Blogging duo crafts their way onto ‘Rachael Ray Show’

Jan 4, 2016 by and

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HARRISONBURG, Va. — What is the secret to a superb apple pie, worthy of featuring on The Rachael Ray Show? Two tablespoons of French apple brandy, homemade caramel sauce and a blog enterprise run by two Eastern Mennonite University accounting alumni.

Kaleb Wyse, center, with Rachael Ray and Regis Philbin on the set of The Rachael Ray Show. Wyse co-hosted an episode with Ray after winning a competition by making a video with business partner Joel Kratzer. — The Rachael Ray Show

Kaleb Wyse, center, with Rachael Ray and Regis Philbin on the set of The Rachael Ray Show. Wyse co-hosted an episode with Ray after winning a competition by making a video with business partner Joel Kratzer. — The Rachael Ray Show

The Internet brainchild of 2010 graduates Kaleb Wyse and Joel Kratzer, The Gray Boxwood is an amalgamation of culinary, decorating, building and gardening tutorials. Above all else, the blog strives to portray beautiful and timeless ways to live and entertain — such as an apple pie made by Wyse and showcased in film by Kratzer.

That 60-second video, created for Rachael Ray’s “Dreamjobbing” competition, earned Wyse a one-day co-hosting gig on The Rachael Ray Show.

Wyse was featured on the Nov. 30 episode, simmering made-from-scratch caramel, cracking jokes with the talk show hostess and learning trade secrets from Regis Philbin about how to be a television host.

“The day was a whirlwind,” Wyse said. “The staff and producers were unbelievable, so kind and friendly. It was amazing seeing behind the scenes, what goes into a show and how it is created.”

Winning creativity

The Gray Boxwood’s creators have been a high-achieving team since their college days, when they teamed up with another student to present the winning business plan at the Mennonite Economic Development Associates annual business simulation competition in 2008.

Both Kratzer and Wyse went on to accounting careers after graduation — Kratzer in Los Angeles and Wyse in Iowa. Neither found the corporate workplace fulfilling.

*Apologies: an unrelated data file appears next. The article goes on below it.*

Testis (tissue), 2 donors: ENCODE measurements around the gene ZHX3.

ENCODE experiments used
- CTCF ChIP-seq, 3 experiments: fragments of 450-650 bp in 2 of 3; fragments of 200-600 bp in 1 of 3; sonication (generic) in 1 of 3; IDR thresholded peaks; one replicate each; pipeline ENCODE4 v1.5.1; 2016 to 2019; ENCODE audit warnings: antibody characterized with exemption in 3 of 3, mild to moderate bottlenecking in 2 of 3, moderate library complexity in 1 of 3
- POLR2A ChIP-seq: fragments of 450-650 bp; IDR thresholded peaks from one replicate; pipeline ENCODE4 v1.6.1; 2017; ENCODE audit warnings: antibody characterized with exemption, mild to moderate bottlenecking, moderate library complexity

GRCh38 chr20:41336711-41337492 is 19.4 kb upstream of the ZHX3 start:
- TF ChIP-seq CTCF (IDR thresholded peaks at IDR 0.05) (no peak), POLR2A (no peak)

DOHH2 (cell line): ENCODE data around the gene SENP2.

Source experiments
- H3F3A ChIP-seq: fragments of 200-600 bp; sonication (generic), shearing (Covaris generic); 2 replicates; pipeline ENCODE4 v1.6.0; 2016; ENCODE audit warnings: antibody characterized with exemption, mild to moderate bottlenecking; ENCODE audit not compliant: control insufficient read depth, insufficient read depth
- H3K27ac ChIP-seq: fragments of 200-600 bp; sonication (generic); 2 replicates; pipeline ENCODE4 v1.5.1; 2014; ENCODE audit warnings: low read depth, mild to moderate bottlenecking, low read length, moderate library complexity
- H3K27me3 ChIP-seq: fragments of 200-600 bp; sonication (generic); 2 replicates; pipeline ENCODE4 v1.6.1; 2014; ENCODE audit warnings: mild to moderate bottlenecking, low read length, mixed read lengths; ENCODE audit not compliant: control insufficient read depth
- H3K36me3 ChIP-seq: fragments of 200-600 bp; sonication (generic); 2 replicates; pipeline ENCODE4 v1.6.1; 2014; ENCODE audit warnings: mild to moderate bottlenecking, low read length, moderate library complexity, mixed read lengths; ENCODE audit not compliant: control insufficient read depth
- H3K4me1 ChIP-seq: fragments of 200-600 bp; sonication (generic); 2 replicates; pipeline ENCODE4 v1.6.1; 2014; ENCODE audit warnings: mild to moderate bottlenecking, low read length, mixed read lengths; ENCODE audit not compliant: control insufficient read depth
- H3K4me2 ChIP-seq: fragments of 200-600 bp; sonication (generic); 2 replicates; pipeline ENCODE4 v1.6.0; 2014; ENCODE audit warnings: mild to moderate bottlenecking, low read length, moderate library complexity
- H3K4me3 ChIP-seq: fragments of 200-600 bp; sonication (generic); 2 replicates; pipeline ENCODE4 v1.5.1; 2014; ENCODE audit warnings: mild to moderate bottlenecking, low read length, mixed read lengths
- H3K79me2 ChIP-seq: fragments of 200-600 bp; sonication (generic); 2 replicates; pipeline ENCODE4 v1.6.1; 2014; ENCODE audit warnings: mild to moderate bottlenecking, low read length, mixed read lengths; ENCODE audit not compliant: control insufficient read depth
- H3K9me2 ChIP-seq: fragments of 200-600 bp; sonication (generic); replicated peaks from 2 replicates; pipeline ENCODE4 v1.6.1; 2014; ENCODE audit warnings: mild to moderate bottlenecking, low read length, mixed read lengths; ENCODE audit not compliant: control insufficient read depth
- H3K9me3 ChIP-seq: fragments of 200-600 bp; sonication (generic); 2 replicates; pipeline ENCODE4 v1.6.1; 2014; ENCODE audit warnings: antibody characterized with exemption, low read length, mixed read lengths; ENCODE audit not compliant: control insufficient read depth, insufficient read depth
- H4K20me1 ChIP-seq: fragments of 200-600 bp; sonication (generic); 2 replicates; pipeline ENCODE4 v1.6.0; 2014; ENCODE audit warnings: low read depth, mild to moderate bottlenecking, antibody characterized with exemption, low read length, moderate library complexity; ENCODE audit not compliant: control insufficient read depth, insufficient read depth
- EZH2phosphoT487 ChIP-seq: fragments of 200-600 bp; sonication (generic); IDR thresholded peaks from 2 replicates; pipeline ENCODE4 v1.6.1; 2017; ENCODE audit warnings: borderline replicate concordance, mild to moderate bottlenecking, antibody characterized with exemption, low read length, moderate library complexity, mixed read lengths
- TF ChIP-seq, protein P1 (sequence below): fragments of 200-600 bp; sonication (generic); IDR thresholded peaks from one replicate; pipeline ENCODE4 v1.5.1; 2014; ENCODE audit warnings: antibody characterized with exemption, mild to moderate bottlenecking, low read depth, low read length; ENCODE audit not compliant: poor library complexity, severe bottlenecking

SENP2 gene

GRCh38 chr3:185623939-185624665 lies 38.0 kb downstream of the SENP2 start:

“While I so appreciated the education I received and value the accounting classes I took, I knew that I was not created to be an accountant,” Wyse said. “I think EMU helped me come to that realization. Classes and professors, especially Leah Kratz and Ron Stolzfus, focused not only on core curriculum but also on being passionate about God and finding the place he created for us in this world.”

Seeking that passion led Wyse back to skills and values of his rural Iowa childhood.

“Growing up, I learned to value the land and value food,” he said. “We always grew most of our food, preserved through canning, freezing and fermenting anything we could and eating the preserved goods throughout the winter.”

Where his parents saw family resources, Wyse saw opportunities for experimentation. He and Kratzer decided to start a blog together — and in the face of distance and an unclear vision, The Gray Boxwood was born in 2012.

‘Creative outlet’

The Gray Boxwood features cooking, baking and indoor and outdoor crafts.

When posts about cheese plates and end-of-summer parties were not “getting across what either of us wanted or hoped to convey,” Wyse said, “we saw the push for YouTube and felt compelled to make videos.”

Kratzer eventually left Los Angeles for Iowa, where he continues to work as a CPA in addition to being site designer, videographer and editor to Wyse’s home-and-hearth content. He learned cinematography and editing through trial and error.

Several jars of canned green beans, seasoned-themed play­lists, Easter centerpieces and monkey-bread recipes later, the duo is still “tweaking how we create, format and design,” Wyse said. He also gets real-time practice in freelancing his interior design, wedding planning, catering and landscape skills to local clients.

“I love the challenge of discovering what works and what doesn’t,” Kratzer said. “I get my energy through our evolution.”

Beyond the modest goal of increasing their audience, the two have dreams of cookbooks and television programs. For both creators, though, the blog continues to be an exploratory, creative outlet and a reflection of their natural talents.

“I have felt closest to God through my work with The Gray Boxwood [and] also have felt my largest struggles learning to trust and let things be in his timing,” Wyse said. “I am still learning that.”


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